Another Saturday in Fawkner:
It's a beautiful sunny day. Again.
There are LOTS of police. Police barricades, police horses, police motorcycles,
police buses, police cars. The police video unit walk around taking the
best pictures. Young people dressed in black are wearing balaclavas. Older
people in check shirts are selling socialist newspapers, while smoking
hand rolled cigarettes. Maybe they are nervous. I look up to the barbed
wire over the door of the National Action shop, and I think how strange
it is, to be here in a nice suburban street, listening to these angry chants
and hard edged speeches. Welcome to political debate in John Howard's relaxed
Australia. Welcome to Tyson Street, Fawkner.
National Action opened their shop in January 1997. They scared the shit
out of everyone who was already familiar with them. We had Howard in Canberra,
Hanson in Brisbane, and now National Action had found some friends with
money, and they had a shop, some new crappy stickers, and some new baseball
bats. The racist attacks soon started: A few residents on the tram, a few
left wing activists on the streets, a few windows, and of course the community
radio station 3CR in Fitzroy.
So the Campaign was organised once again. It had been organised before,
in Brunswick in 1992, then in Northcote, and for a rally at Parliament
House. And each time it had been successful. But it had been a matter of
just confronting and stopping National Action demonstrations on the streets,
with big counter-demonstrations. A few hours and it's over.
Now they had a shop. In the middle of suburbia.
A much more difficult campaign.
At first people were afraid to even drive past the shop. The publicity
for the first demonstration did not even mention the address of the National
Action shop. But people came. The first demonstration was on Saturday 15
March. A beautiful sunny day. That's when I heard the slogan "Fuck
off Nazi, Oi Oi Oi" for the first time. It sounded funny in the middle
of the street with all the carports and the rose bushes and the children
on their bikes watching from the driveways. National Action had dressed
up as clowns on the roof of their shop to make fun of us. Three hours later
they had stopped making fun of us. Three arrests, a few minor injuries,
up close to the police barricades. A few eggs too maybe. Not a very violent
response against people who praise war crimes and support genocide, but
still a serious show of community opposition. A first step anyway.
And then again, and again, and again and again.
Saturday 19 April, 11am Jukes Rd Fawkner, march to Tyson St. A beautiful
sunny day. This time five arrests, some minor injuries. (One National Action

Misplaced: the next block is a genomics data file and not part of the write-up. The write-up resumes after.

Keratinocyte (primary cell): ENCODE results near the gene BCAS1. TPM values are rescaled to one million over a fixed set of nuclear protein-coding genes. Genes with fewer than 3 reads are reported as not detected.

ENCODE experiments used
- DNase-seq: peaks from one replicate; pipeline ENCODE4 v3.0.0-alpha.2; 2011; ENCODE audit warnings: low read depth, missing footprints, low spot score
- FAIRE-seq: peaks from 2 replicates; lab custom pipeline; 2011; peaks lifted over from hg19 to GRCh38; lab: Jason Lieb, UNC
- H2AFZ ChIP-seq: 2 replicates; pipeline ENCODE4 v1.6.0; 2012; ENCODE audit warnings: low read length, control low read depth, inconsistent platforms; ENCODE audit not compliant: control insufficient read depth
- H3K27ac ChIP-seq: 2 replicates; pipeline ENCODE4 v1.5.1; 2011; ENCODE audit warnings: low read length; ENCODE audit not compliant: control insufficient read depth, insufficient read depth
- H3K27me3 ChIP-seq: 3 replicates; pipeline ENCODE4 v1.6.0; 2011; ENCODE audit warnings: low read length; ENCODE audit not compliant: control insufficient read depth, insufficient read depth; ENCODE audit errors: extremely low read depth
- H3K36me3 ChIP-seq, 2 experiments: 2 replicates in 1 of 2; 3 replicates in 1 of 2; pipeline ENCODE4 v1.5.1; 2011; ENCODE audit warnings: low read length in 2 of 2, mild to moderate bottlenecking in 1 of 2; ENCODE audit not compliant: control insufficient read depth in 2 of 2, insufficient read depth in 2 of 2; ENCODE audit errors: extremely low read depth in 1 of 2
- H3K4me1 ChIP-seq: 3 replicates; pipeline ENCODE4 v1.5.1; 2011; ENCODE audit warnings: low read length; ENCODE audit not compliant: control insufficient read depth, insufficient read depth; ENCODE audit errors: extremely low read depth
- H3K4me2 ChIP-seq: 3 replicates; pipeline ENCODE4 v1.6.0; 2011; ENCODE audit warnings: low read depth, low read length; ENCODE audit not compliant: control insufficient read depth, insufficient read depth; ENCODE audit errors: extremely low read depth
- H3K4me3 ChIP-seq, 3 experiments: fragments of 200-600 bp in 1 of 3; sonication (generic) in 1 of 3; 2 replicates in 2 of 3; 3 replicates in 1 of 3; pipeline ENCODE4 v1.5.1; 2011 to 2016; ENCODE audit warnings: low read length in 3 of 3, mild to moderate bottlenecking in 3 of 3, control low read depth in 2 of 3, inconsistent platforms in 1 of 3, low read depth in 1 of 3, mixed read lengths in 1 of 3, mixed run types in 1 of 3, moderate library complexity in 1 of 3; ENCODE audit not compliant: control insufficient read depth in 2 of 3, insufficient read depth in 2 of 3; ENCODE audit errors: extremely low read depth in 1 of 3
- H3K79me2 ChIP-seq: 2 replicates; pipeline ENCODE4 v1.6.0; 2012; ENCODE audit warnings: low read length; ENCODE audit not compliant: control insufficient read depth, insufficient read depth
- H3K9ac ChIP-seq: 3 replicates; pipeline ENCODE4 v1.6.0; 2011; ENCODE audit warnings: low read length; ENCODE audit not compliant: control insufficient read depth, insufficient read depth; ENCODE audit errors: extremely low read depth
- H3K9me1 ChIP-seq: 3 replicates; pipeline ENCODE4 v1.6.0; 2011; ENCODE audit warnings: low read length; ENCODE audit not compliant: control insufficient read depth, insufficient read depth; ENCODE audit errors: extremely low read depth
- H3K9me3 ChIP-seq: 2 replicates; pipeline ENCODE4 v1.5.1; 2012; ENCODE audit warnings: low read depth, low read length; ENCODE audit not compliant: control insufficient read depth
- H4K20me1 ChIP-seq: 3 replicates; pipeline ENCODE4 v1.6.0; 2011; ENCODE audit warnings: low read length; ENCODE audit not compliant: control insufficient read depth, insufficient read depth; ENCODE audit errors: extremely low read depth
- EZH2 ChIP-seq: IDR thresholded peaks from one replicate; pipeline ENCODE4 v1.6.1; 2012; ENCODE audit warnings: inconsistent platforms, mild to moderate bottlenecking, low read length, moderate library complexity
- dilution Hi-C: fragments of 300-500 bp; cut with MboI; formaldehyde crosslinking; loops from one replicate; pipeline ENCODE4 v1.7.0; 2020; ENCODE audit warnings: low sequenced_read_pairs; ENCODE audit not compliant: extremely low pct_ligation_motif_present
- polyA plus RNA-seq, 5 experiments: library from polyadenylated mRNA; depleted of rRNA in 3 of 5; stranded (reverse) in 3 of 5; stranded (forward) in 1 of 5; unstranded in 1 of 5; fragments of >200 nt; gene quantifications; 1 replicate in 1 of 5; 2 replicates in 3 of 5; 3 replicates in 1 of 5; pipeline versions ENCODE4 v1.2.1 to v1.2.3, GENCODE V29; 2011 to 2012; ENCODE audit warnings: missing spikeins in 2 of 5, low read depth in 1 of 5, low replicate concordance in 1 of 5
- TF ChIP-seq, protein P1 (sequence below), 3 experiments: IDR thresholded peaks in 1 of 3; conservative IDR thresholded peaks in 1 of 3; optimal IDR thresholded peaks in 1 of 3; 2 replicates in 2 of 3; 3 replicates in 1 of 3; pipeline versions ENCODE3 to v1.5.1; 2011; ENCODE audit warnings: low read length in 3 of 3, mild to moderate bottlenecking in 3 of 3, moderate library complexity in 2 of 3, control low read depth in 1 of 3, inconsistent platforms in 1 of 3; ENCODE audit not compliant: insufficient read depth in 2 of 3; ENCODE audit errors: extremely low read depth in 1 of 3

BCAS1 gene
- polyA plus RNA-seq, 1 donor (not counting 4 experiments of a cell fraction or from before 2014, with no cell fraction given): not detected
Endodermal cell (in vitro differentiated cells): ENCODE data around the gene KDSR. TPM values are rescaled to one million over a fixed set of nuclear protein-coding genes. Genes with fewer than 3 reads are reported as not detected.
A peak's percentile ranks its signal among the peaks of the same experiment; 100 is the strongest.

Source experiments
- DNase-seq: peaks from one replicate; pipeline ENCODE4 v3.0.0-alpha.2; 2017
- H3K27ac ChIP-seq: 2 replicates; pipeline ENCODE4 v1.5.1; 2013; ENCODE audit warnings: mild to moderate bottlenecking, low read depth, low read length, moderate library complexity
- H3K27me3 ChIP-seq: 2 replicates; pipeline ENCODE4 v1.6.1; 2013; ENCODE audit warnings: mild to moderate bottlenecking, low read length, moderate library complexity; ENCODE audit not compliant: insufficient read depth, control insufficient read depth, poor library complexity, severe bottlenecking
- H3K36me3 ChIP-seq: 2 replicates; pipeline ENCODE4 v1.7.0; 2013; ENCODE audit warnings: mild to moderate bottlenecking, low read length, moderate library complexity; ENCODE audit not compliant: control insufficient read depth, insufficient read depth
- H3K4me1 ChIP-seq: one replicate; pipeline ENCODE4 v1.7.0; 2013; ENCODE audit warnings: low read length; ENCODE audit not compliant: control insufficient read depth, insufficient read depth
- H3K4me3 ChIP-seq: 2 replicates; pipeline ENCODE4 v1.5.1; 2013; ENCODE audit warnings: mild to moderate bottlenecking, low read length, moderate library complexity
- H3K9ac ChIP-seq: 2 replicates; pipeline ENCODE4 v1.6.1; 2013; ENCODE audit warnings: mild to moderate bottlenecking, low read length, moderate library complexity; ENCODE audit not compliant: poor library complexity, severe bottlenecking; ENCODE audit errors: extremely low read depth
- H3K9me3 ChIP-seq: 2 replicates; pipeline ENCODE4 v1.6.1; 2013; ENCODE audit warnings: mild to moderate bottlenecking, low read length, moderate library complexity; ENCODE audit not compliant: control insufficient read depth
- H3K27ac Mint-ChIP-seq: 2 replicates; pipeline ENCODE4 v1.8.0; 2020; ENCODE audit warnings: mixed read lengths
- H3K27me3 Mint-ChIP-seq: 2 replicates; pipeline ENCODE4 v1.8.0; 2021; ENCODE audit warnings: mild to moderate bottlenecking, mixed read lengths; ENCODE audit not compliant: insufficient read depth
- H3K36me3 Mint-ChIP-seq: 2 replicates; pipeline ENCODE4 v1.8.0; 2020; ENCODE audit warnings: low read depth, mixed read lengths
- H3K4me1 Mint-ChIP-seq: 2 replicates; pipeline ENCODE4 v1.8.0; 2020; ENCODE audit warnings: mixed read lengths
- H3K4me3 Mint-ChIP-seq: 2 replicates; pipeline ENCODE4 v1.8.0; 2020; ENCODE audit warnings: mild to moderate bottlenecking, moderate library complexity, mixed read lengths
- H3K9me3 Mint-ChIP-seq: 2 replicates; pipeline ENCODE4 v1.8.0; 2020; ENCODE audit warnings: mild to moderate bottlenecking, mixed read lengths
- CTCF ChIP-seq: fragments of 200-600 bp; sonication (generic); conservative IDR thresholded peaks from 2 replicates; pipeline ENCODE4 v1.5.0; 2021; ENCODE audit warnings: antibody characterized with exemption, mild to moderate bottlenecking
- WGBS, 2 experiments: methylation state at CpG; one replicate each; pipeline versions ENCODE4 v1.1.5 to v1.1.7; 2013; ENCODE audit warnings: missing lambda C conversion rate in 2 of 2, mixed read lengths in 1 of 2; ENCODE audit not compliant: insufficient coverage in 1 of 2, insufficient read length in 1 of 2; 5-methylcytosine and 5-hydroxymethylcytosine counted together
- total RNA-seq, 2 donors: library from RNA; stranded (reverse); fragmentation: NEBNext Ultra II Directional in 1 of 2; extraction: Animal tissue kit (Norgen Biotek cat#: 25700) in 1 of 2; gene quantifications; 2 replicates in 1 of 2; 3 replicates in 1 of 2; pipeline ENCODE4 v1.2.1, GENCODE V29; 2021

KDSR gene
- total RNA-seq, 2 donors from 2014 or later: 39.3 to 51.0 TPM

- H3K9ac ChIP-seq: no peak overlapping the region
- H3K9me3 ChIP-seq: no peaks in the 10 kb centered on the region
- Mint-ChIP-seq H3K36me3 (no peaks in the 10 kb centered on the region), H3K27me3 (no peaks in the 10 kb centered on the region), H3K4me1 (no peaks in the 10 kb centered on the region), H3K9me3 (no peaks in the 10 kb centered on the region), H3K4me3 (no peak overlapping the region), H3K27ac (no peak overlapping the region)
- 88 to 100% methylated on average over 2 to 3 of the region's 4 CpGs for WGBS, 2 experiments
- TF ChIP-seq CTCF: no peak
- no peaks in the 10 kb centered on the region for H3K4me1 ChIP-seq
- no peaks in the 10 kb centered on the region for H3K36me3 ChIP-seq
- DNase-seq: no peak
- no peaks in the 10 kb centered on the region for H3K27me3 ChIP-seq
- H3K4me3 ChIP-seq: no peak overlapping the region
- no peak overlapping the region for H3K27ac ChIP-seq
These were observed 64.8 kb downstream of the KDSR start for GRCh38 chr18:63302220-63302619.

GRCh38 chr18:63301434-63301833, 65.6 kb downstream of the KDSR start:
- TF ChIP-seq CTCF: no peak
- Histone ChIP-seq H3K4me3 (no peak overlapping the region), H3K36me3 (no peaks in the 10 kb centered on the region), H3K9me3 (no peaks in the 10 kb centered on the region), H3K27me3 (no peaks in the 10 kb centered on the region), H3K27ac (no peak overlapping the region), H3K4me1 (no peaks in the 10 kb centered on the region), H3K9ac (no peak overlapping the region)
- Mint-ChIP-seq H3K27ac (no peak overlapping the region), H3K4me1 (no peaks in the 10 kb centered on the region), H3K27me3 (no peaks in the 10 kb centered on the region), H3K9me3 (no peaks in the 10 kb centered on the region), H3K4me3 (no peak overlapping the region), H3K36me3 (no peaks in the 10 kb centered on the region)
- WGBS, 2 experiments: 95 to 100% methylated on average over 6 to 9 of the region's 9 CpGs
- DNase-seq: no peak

member arrested on outstanding rape charges). No eggs. Saturday 31 May.
Another beautiful sunny day. No arrests, no injuries, no eggs. More community
organisations send speakers: Unions, political parties, a Jewish Holocaust
survivor, an Aboriginal activist from Perth, migrants representing their
communities, students, workers, residents.
Saturday 12 July, Saturday 9 August. Beautiful and sunny. No injuries,
And each time the speeches, the flags, the banners, the barricades, the
Each demonstration involved many planning meetings. Each demonstration
was advertised by printing thousands of leaflets, hundreds of posters.
Each demonstration was supported by other public events. We organised two
benefit concerts, one in Brunswick in May and one in Richmond in August.
We had a public meeting in Fawkner in April, and a public assembly in Brunswick
in August. We raised thousands of dollars from individuals and organisations
endorsing the campaign, and then spent them hiring trucks and sound equipment
for the demonstrations, and to print our publicity again and again.
We travelled to the demonstrations against Pauline Hanson's One Nation
Party, and at each one we were asked to speak on the Campaign Against the
Nazis, and on the political links between right wing organisations, and
their support for the racist policies of the Australian government.
We did all this in 1997.
And the shop is still open in Tyson St in Fawkner.
And National Action has a shop open in the Adelaide suburb of Salisbury,
And they ran in the South Australian election in October and received 3000
So was all our work in vain? Do we now give up our opposition and learn
to live with the fascists in our suburbs? Or do we keep going?
All the work was not wasted. National Action has not been able to grow
according to their plans, and their racist terror on the streets is less
than it would be if they were bigger and better organised. More people
are prepared to publicly oppose them on the streets and more organisations
are prepared to publicly support campaigns against National Action.
More people know that National Action are Nazis, and are aware of the very
dangerous racist policies being promoted by National Action and other racist
parties such as One Nation, Australia First and the League of Rights.
More people are prepared to publicly disagree with the climate of racism
and fear being promoted by the Australian government.
National Action are still here. They are still Nazis. They are still dangerous.
We are here to stop National Action. We'll continue the Campaign Against
We intend to close them down.
Note: National Action's Fawkner bookshop closed
in April 1998. For more info see Victory.